Emily, you made me laugh and cry. Thank you for sharing your inspiring journey with the world (and being realistic). I freaking love my bike, too.
The cat even has its own handlebar. Well, pawbar, that is.
A New York Times article comparing bicyclists’ helmet cameras to black boxes in airplanes has sparked much dialogue in the transportation community. Some predict that as these gadgets – now available for around $200 – get cheaper, they will become a common item on bicyclists’ helmets and handlebars just like lights and other safety devices.
While initially targeted at snowboarders, kayakers, skydivers, downhill mountain bikers and anyone else looking to document their ‘extreme hobbies’, helmet cameras are becoming a trending item among bicycle commuters. These cameras aren’t used to provide a two-wheeled point-of-view of our beautiful city but rather, to capture evidence.
“I bought [my helmet cam] because I like gadgets and I thought I might use it on the ski slopes but it evolved into a safety device,” said David Behroozi, who wears his Contour HD camera five days a week. “They are great to use as a black box for evidence.”
Last year, Behroozi’s video of an collision in South lake Union went viral. In the video, we witness a driver running a red light on Valley Street in South lake Union and hitting a cyclist who’s crossing the street at that moment.
“In an accident scenario, everything happens so quickly. You often don’t have time catch all of the details. Getting a license plate is something I always forget to do and even if I make a mental note of it, I can’t remember it for long. With the camera, I have all of the context; the time, the license plate, the lighting conditions, the surroundings, whether someone was using a cell phone, etc,” explained Behroozi.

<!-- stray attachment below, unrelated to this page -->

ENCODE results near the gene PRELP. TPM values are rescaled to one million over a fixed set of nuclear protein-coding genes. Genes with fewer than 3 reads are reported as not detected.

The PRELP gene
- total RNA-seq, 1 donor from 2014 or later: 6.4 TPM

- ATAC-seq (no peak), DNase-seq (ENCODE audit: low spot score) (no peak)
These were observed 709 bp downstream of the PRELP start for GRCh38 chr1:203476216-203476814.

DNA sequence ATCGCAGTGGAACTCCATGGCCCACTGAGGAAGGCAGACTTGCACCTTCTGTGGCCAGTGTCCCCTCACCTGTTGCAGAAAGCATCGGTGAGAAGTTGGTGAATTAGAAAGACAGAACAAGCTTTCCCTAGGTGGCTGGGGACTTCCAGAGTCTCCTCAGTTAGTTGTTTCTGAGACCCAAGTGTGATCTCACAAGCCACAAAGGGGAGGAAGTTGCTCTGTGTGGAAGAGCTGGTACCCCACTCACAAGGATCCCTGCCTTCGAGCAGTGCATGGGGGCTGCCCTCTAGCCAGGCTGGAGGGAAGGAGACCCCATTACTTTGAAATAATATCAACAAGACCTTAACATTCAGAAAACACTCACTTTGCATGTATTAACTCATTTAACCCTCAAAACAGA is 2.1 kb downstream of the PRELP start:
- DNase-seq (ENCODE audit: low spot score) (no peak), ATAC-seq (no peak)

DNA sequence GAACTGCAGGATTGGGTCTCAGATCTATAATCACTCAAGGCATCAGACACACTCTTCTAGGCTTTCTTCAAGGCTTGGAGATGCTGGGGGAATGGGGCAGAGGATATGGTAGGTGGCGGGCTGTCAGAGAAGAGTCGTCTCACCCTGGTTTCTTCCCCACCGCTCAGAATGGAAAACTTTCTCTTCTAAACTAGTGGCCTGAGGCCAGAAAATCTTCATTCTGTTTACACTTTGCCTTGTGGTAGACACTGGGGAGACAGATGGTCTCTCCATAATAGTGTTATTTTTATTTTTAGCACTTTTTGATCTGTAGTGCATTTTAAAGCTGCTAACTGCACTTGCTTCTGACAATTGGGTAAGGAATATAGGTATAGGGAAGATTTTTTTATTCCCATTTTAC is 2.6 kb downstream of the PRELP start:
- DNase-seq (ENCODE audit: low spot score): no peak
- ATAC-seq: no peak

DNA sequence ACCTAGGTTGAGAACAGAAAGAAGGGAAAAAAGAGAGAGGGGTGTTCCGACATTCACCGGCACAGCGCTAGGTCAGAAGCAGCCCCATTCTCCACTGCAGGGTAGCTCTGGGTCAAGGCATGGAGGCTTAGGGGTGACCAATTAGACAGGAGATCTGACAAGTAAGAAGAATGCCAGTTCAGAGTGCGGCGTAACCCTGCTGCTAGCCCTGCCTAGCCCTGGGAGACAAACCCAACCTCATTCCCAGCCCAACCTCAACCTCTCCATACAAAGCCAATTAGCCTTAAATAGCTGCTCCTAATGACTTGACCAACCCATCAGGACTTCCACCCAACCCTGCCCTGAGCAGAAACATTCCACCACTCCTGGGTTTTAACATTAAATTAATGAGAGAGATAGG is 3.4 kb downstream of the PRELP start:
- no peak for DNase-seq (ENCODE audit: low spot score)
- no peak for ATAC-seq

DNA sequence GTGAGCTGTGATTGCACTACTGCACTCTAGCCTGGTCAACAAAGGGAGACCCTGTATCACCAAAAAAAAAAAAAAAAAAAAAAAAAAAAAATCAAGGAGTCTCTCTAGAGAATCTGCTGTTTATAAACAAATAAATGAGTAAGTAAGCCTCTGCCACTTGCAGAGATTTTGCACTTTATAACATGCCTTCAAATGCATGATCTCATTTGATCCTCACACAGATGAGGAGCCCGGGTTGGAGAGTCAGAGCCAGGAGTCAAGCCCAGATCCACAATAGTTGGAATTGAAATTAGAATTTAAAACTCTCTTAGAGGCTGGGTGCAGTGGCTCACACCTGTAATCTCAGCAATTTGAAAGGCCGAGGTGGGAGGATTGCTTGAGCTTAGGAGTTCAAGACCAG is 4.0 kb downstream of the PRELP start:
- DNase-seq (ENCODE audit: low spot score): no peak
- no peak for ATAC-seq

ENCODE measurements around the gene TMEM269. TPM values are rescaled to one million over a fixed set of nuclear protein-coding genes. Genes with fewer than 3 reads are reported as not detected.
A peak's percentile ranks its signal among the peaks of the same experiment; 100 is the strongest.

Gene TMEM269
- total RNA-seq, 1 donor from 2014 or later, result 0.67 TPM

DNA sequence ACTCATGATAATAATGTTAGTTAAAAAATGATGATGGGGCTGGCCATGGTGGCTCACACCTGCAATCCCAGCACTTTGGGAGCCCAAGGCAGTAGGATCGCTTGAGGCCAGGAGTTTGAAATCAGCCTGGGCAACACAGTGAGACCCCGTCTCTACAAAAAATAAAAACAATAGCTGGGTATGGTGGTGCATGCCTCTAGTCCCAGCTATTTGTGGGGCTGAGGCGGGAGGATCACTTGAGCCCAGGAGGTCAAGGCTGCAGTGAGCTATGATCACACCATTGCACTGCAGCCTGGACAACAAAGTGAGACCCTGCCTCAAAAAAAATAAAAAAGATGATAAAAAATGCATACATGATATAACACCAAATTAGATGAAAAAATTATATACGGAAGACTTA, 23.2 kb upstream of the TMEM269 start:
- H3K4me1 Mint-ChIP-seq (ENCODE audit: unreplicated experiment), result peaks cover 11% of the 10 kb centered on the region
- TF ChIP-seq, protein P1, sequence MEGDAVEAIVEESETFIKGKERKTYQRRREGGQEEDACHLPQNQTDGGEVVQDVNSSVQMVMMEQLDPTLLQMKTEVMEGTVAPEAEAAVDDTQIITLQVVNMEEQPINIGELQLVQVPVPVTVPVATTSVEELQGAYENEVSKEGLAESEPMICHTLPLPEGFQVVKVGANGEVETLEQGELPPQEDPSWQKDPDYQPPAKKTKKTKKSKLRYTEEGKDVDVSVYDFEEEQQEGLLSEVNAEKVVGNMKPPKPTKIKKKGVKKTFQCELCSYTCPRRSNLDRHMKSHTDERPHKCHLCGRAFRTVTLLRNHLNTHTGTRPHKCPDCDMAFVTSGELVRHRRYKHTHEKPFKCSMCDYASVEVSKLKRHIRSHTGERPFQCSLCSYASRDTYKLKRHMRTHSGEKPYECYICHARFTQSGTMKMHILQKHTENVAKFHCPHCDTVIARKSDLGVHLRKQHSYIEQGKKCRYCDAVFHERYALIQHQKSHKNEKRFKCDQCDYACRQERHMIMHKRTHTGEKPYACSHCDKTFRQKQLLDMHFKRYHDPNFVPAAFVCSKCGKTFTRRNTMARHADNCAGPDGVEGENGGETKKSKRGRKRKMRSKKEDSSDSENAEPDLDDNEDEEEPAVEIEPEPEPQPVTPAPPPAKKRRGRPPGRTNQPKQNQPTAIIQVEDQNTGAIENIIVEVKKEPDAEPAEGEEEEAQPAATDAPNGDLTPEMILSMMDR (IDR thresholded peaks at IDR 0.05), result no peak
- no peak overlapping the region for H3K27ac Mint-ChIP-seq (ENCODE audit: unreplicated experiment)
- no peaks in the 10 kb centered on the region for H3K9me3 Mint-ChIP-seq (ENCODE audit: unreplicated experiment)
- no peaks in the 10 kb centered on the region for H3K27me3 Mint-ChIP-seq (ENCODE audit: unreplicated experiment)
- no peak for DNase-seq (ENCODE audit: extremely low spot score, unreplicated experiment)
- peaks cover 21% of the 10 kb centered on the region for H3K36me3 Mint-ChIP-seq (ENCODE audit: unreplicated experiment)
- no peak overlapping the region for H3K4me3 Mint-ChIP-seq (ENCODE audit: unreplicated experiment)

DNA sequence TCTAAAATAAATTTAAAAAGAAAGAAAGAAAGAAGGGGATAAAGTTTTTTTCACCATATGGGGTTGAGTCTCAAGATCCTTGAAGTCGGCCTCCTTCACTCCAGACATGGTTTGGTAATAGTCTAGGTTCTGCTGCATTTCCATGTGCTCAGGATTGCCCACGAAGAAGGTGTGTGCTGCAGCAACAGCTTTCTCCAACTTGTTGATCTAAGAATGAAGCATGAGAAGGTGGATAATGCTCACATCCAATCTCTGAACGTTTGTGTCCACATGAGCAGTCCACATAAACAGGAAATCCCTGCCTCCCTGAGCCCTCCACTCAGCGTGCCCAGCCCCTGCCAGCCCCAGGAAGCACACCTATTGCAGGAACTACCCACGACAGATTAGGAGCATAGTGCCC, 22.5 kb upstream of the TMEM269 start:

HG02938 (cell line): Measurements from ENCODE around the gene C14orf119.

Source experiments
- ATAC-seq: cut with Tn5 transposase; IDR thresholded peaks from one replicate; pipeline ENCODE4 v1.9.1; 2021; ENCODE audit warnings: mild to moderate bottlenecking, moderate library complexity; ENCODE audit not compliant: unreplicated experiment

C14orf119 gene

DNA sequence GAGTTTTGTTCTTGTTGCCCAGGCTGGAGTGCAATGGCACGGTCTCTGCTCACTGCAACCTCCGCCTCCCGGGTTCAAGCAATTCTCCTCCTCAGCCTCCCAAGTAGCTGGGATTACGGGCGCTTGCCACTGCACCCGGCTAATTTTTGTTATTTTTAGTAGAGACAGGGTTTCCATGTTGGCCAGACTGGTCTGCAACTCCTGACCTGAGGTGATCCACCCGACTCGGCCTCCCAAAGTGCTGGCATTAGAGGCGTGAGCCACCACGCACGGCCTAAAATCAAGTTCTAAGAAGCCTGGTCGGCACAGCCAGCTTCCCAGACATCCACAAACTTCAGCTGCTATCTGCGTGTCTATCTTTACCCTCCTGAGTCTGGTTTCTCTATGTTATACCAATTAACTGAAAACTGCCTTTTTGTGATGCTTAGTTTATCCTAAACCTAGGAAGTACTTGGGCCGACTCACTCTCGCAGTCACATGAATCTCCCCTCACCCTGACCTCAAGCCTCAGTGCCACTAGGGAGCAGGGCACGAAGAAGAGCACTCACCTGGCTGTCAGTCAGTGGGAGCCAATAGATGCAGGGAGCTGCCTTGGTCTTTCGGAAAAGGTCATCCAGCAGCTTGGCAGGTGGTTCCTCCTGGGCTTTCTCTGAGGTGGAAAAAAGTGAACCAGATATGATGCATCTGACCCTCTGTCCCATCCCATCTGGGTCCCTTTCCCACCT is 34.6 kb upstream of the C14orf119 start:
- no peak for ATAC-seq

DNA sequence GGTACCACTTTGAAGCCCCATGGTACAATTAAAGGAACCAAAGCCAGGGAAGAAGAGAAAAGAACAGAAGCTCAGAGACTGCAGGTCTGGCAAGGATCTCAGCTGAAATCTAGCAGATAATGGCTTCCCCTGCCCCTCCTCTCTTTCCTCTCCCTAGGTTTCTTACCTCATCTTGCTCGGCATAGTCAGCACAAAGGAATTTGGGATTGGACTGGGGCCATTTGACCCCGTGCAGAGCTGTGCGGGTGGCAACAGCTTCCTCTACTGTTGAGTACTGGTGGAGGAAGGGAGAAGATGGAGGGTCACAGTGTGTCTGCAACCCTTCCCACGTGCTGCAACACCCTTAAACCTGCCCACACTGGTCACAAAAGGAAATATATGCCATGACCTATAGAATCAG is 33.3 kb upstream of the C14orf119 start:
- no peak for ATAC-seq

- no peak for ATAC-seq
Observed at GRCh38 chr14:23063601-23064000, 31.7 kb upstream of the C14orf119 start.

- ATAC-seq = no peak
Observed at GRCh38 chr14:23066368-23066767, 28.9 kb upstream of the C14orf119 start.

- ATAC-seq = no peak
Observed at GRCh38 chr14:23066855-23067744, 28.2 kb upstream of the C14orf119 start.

Behroozi has been riding with a camera since April of last year and says he rarely reviews his footage unless there was an incident such as a near-miss or someone throwing something at him.
“I personally believe cycling in Seattle is safe and fun and don’t feel insecure riding without a camera, but it’s so easy to use I might as well ride with it,” he said. “I dump the memory every two weeks and charge the battery every 4-5 rides and just let it roll when I ride on the streets.”
Rebecca Roush, Bicycle Program Coordinator for Sound Transit, only recently purchased a camera stating she wanted to start documenting all the “crazy stuff” she encounters while bike commuting from her Greenwood home to downtown every day.
“I think cameras serve as a protection for cyclists. It has certainly done that for me. I have read enough stories of cyclists involved in accidents who didn’t have proof. Cameras protect them in those situations,” said Roush.
During one of her recent early morning commute, Roush captured an incident in which Metro bus driver cuts her off, forcing her out of the bike lane and up a curb onto the sidewalk.
“I used that video to file a complaint,” she said.
And it’s not just the motorized vehicles helmet cam wearers watch out for.
Roush said the camera serves as a tool to see how other bicyclists behave. Additionally, Roush said when people notice the camera, it serves as a reminder for everyone to be more considerate, knowing they are on film.
“They are useful for de-escalation of confrontations, and I ride much safer myself, not only because I know I’m on film, but because from reviewing near-miss footage, I know what to look for and proactively avoid it,” agreed Behroozi.
Roush’s other reason behind wearing a helmet cam is to share a woman bicyclist’s perspective.
“There are fewer women bicycling because they don’t feel safe. I know men who also don’t feel particularly safe but safety seems to be more of a deterrent for women,” she said.
Roush recently launched a blog to share what women experience when they pedal – on the roads or out on the trails.